Search - Planet Brooklyn on DVD

Planet Brooklyn
Planet Brooklyn
Actors: Stephanie Berry, Reg E. Cathey, Hope Clarke, Michael C. Maronna, Adrian Martinez
Director: Mad Matthewz
Genres: Comedy
R     2007     1hr 36min

No Description Available. Genre: Feature Film-Comedy Rating: R Release Date: 27-FEB-2007 Media Type: DVD


Larger Image

Movie Details

Actors: Stephanie Berry, Reg E. Cathey, Hope Clarke, Michael C. Maronna, Adrian Martinez
Director: Mad Matthewz
Genres: Comedy
Sub-Genres: Comedy
Studio: Screen Media
Format: DVD - Color,Widescreen - Subtitled
DVD Release Date: 02/27/2007
Release Year: 2007
Run Time: 1hr 36min
Screens: Color,Widescreen
Number of Discs: 1
SwapaDVD Credits: 1
Total Copies: 0
Members Wishing: 0
MPAA Rating: R (Restricted)
Languages: English
Subtitles: English

Similar Movies

Life and Lyrics
Director: Richard Laxton
   UR   2008   1hr 39min
Director: D.A. Bullock
   UR   2005   1hr 43min
Good Hair
Director: Jeff Stilson
   PG-13   2010   1hr 36min
Director: Bill Duke
   PG-13   2008   1hr 38min
Even Trade
Director: Michael Merrill
   R   2006   2hr 0min

Similarly Requested DVDs

Director: Michael Polish
   R   2001   1hr 37min
Roger Dodger
Director: Dylan Kidd
   R   2003   1hr 46min
Last Wedding
Director: Bruce Sweeney
   R   2004   1hr 40min
Director: Phil Morrison
   R   2006   1hr 46min
Director: Laurie Collyer
   R   2007   1hr 36min
Vehicle 19
   R   2013   1hr 25min
In Too Deep
Director: Michael Rymer
   R   2000   1hr 35min
Raw Heat
Director: Jerry London
   PG-13   2002   1hr 32min
The Safety of Objects
   R   2003   2hr 1min

Movie Reviews

Thought I'd share the Variety review...
Tenfresh | Brooklyn, NY | 03/13/2007
(4 out of 5 stars)

Surprisingly assured, breezy character comedy posits two black "Men Without
Jobs" who, as conceived by scripter/helmer Mad Matthewz, constantly short-
circuit stereotypes. They are as apt to play a game of chess after enjoying a
home-cooked gourmet meal as they are to watch cartoons sprawled on a couch
while wolfing down cereal. Affable, dedicated slackers who are sliding into their
30s on indefinitely deferred dreams, these complementary roomies trade quips,
concerns and catchy names for their as yet-unmaterialized band. Well-crafted
script, easy-flowing dialogue and winning cast (not to mention sharp image
quality) should spell indie distrib interest for Matthewz's felicitous bow.

Matthewz effortlessly develops his protagonists' backstories throughout the
course of the film. Ish (Ishmael Butler) comes from a middle-class, educated
family (he regularly "shops" at their brownstone when his parents are not home,
borrowing his father's vinyl oldies along with his mother's food). He dropped out
of Columbia U. to escape his father's deadingly high expectations.

The demons that beset Oz (Bonz Malone) are less upscale. He is struggling with
an addiction to gambling and obsessed with seeing his young daughter again,
regularly dropping by his mother-in-law's house for news of her, carrying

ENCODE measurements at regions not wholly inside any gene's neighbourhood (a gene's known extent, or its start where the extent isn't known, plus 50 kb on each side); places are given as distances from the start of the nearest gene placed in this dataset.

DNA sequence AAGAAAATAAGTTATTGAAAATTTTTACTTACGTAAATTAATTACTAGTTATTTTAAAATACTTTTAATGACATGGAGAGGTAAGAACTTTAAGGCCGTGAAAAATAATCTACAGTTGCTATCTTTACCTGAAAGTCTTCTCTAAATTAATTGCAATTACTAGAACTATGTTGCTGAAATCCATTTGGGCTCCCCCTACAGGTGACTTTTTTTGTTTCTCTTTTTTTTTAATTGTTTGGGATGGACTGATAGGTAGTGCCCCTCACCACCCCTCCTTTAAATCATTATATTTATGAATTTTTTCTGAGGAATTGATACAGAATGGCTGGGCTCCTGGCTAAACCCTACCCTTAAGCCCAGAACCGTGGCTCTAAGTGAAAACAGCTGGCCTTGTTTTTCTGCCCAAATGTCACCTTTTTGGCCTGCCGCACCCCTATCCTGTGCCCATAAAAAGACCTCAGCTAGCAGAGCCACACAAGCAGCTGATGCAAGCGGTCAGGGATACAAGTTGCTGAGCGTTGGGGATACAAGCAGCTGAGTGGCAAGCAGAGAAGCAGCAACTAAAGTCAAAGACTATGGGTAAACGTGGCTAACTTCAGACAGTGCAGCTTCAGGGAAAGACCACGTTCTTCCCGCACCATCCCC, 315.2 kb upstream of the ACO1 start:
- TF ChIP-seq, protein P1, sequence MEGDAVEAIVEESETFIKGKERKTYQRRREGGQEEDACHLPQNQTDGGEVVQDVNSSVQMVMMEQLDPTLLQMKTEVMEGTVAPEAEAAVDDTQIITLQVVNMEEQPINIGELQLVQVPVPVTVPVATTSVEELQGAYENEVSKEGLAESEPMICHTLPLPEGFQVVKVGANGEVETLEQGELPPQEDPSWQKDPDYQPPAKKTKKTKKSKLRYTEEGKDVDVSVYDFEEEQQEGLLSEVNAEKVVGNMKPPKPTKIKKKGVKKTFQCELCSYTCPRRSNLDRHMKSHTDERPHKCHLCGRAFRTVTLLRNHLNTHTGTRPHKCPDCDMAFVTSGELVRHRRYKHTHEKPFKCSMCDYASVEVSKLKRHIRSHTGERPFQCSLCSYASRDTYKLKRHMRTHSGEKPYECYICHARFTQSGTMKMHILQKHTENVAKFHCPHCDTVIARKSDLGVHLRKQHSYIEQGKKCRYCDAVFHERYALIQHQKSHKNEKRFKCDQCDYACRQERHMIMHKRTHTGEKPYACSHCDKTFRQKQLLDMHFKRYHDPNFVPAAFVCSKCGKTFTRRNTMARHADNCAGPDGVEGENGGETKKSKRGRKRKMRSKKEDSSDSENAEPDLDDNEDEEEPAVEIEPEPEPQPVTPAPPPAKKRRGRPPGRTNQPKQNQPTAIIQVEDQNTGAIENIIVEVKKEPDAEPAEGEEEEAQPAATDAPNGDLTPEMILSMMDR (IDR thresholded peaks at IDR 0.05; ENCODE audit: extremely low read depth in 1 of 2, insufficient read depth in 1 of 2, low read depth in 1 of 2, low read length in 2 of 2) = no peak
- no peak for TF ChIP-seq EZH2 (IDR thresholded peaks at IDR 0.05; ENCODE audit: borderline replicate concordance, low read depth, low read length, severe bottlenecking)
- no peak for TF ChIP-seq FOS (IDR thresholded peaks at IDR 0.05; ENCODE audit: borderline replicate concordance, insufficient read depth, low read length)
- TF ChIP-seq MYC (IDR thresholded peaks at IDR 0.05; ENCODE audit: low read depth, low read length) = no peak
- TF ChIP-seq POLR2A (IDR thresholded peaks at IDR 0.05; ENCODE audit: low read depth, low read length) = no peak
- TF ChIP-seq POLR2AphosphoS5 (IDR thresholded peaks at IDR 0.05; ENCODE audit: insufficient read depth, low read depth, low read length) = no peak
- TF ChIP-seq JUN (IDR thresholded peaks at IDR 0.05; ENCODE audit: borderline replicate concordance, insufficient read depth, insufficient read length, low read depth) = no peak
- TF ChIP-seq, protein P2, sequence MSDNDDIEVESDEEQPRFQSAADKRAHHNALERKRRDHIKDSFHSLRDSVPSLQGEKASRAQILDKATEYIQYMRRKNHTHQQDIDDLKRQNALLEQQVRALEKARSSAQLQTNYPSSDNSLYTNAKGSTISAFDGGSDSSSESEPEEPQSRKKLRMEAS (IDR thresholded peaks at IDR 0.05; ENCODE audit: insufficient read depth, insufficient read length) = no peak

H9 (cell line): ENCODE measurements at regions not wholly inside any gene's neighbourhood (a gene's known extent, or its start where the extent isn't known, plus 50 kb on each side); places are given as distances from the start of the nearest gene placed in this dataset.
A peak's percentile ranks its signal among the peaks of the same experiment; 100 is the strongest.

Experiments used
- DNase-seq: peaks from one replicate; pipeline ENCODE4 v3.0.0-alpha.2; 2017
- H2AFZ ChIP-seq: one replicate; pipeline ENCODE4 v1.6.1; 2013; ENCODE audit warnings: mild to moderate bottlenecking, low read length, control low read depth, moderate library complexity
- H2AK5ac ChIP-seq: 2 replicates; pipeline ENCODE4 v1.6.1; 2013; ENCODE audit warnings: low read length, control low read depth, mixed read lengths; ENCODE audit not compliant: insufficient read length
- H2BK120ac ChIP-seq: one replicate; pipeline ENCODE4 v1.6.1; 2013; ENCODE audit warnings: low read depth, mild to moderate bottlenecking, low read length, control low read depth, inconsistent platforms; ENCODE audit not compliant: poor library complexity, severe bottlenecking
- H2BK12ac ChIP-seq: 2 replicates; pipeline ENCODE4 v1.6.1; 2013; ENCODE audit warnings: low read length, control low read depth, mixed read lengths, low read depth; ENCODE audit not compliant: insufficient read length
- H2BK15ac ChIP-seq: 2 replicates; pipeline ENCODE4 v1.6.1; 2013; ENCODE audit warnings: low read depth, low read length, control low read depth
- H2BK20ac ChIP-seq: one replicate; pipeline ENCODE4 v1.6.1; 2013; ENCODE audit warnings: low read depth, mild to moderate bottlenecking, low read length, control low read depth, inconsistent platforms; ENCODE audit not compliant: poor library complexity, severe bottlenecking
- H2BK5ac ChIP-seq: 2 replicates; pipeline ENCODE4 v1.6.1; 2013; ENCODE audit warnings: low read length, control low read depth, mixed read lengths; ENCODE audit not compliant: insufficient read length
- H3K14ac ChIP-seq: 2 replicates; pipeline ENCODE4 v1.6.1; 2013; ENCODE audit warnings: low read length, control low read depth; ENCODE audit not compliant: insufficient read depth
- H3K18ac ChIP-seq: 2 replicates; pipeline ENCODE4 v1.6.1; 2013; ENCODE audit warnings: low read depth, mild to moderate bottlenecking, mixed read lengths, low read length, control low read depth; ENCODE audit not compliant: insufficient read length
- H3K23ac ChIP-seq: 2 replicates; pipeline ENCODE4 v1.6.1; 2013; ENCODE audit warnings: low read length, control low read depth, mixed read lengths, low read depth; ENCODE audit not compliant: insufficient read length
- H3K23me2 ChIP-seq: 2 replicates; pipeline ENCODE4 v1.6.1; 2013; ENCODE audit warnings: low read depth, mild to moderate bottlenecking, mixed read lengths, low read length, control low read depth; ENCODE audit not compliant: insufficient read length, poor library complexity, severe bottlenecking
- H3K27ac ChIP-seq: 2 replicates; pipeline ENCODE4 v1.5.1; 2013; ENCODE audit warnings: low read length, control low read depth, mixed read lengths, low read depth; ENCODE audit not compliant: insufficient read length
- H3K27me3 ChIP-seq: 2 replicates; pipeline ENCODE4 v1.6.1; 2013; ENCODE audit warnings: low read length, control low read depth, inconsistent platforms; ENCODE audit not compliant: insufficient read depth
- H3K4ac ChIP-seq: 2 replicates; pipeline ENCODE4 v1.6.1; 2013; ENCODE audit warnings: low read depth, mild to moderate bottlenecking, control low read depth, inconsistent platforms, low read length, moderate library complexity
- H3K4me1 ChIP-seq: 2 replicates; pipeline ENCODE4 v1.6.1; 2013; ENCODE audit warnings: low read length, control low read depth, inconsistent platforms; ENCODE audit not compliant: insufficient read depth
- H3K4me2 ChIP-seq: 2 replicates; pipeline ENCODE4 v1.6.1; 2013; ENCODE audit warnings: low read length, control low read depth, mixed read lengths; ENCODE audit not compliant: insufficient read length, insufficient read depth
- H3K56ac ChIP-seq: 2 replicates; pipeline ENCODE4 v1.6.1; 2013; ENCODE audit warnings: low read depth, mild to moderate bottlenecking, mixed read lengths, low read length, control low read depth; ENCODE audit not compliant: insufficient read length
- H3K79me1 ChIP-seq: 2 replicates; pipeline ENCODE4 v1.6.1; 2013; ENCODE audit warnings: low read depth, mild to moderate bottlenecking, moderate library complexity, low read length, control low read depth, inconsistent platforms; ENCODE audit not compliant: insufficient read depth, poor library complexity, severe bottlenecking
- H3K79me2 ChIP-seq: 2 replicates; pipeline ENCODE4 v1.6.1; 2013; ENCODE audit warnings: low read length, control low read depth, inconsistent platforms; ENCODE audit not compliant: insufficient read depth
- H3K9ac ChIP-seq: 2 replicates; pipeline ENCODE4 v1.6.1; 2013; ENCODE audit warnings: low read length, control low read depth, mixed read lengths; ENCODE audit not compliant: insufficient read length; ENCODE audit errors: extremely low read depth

offerings of warm strudel (preparing haute cuisine relaxes him).

The duo nest in the spacious Brooklyn apartment that Oz has inherited from his
grandmother (along with her pet parakeet), and one has the feeling that nothing
much has altered in their leisurely lifestyles for a very long time. They hang with
friends and generally manage to stay just one step ahead of eviction notices.

Then one day Ish meets Veronica (Anita Kopacz), a spray-paint muralist, and
things change. Not, as one might expect, because Veronica comes between the
two buddies. On the contrary, she gets along like a house afire with Oz. Veronica
turns the quasi-comatose duo into a semi-lively threesome as they camp out on
abandoned airstrips to evade Oz's gambling creditors or else get together to
dance to '60s rock 'n' roll. But once her presence forces them to take a hard look
at their lives, the spell that has kept them suspended in time is broken.

Matthewz maintains a tone of easy acceptance that avoids dramatics and
neutralizes expectations. Even when script goes down paths that one sees
coming a mile away, the laid-back flow of the direction transforms the cliche into
a shared joke. Thus when Oz and Ish's dorky friend Junie (Andre Royo), who is
constantly asking to be in their band, gives Ish a tape of his drum work which is
then carelessly tossed aside, it is doubtful that anyone in the audience does not
suspect that eventually the tape will be played and the music will turn out to be
pure dynamite.

Thesping is smooth. Butler and Bonze effortlessly inhabit their roles, helped
doubtlessly by their familiarity with the turf: Butler is a hip-hop musician and jazz-
rap artist, and Bonze is an influential music critic who co-starred in and co-wrote
"Slam." Newcomer Kopacz imbues Veronica with warmth and intelligence,
fleshing out a somewhat underwritten part.

Cliff Charles' crisp Super 16mm lensing gives depth and definition to the
characters' surroundings, illuminating the Brooklyn locales and complementing
the clean lines of Hannah Morrow's uncluttered set design. Zulema Griffin's
costumes look casually flattering.

By Ronnie Scheib"
Men Without Jobs
Kaleem Witcher | Los Angeles, Irvington, AFRICA | 08/01/2009
(4 out of 5 stars)

"Peace to Mad Matts who I had a chance to meet out in Los Angeles during his debut of this film.
I'd originally seen it at the Los Angeles film festival and I thought it was cool.
I have to say the new title and packaging are a tad 'wack' but I'm glad I have this rare one in the stash now."